This is supposed to be the summer of the great Bicentennial letdown. Quiet dignity, reserve, even boredom are the fashionable words for July 4, 1977.
Maybe that's the way it looked in Washington, but out in Dale City, 30 miles away amidst the green forests of Northern Virginia, they're saying it was the best Fourth yet. This year they all came marching down Dale City Boulevard - the fife and drum team in colonial knickers, the National Guard, the Marines flying the colors, clowns, even a float with a matronly housewife dressed like Athena holding up a large stars and stripes.
Parade Judge Tom Brenzovich waited nervously as the sirens of the oncoming Dale City Volunteer Fire Department trucks heralded the approaching throng. "It's an old tradition, this parade, and so much of our traditions are being lost - good ole Fourth of July, apple pie and all that," the 33-year-old HUD computer expert complained. "People are too busy nowadays worrying about mortgage payments to worry about things like this."
It wasn't easy finding a good parade in rural districts of Northern Virginia this year. Many little towns have, year by year, canceled their festive marches citing costs, other diversions and general lack of interest.
"The fire departments and the sheridd just want to keep the equipment around on the Fourth these days," explained Fauquier County Sheriff's Deputy Frank Covert. "It's getting too expensive to have parades. There used to be more but now they have sort of died out."
Brenzovich watched the National Guard parade a recoilless rifle and an armored personnel carrier past the housing tracts of this town of 50,000 on the edge of suburbia.People applauded. "We get a kick out of this stuff here," he said, smiling and smoothing back his hair. "The other communities don't do it because Dale City's got the best."
In the 90-plus degree heat, master of ceremonies Bill White wiped his forehead and described the affair to onlookers. A onetime country singer with "Cousin Ray and His Country Cousins," White announces with a Southern monotone which sounds very much like President Carter.
White, or "The Virginia Troubadour" as he likes to be called, burst with pride as four troops of tiny, blue-clad Cub Scouts marched with little steps down Dale Boulevard. "It's the beginning of manhood, folks," he commented to the applauding crowd. "You got any kids, now, you get them into that Cub pack and they'll turn out alright."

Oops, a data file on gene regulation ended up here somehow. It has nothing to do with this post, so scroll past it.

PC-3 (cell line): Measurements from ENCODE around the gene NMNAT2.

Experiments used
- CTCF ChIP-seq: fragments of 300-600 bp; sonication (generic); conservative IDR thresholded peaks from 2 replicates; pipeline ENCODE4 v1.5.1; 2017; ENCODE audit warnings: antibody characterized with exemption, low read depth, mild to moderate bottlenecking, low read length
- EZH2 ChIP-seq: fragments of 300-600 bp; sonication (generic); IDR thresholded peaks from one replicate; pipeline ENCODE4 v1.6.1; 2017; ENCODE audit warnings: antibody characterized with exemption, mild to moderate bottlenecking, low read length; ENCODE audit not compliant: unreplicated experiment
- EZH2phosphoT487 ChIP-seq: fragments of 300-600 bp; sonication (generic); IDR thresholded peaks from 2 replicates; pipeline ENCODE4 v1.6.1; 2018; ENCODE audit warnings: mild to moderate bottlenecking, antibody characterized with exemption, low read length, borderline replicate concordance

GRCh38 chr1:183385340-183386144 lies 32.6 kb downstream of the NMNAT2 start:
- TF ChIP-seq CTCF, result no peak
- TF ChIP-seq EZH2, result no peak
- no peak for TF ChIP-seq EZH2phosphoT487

Then came the car bearing Debby Apperson, tanned in a sleeveless summer dress, waving to the crowds. A little sign on the car read, "Miss Prince William County." The Virginia Troubadour found it hard to restrain himself.
"Ooo-wee, she's a fine looking woman," the potbellied White crooned. "We've fallen in love with her already."
Later on, the shy, dark-haired Apperson stook with a bouquet of flowers, discussing her ambition to become Miss Virginia later this month and then on to Miss America and, maybe, a career as a model in faraway Los Angeles.
"I like to go to parades, I love crowds and people," she giggled in the sun. "I just love crowds and attention. I'm a ham. I guess that's how you could put it."
The parade drew near a close with the approach of several overweight soldiers from the Veterans of Foreign Wars, sternly marching with flags held high. Patriotism may be dying around the country, said Lou Mitchell, onetime Dale City V.F.W. commander, but not here, not on the Fourth of July.
"A lot of people are just not getting it together today. Businessmen don't want to part with their money, people are uninterested because we've let those deserters back," the bemedaled veteran said. "Darn, its hard to bet a person even to wave a flag, most of the time you got to beg him."
Despite the festivities in Dale City, the Fourth isn't what it once was in the rural reaches. It used to be a bigger deal one time in sleepy farming towns like Catlett (population 500), 40 miles from Washington.
The Fourth of July festivities were always something special in Catlett. Starting back in 1915 there were always marching bands, all-night music shows and political speeches.
"It used to be a real all-day and evening affair," recalled Roy Wilson, 72, chairman of the Catlett Ruritan Club Patriotism Committee. "My God, it was the biggest thing happening in this area. The Fourth of July in Catlett - it was the event of the year."
Today, thanks to television, looser community ties, all this over the years, "has sort of petered out," Wilson said sadly. But every Fourth of July, for a few hours in the early evening, people still come to the fairgrounds behind the white Catlett Fire Hall to enjoy the little rides and fill up on homemade cakes, hot dogs, sticky cotton candy and buttered popcorn.
Wilson moved some benches, preparing for the annual Fourth of July Bingo Game, which he has run every year since 1929. "I think this should be perpetuated even though some people make fun of it," Wilson said. "As long as we live under the protection of the Stars and Stripes, we ought to do something to give it attention - at least once in the year."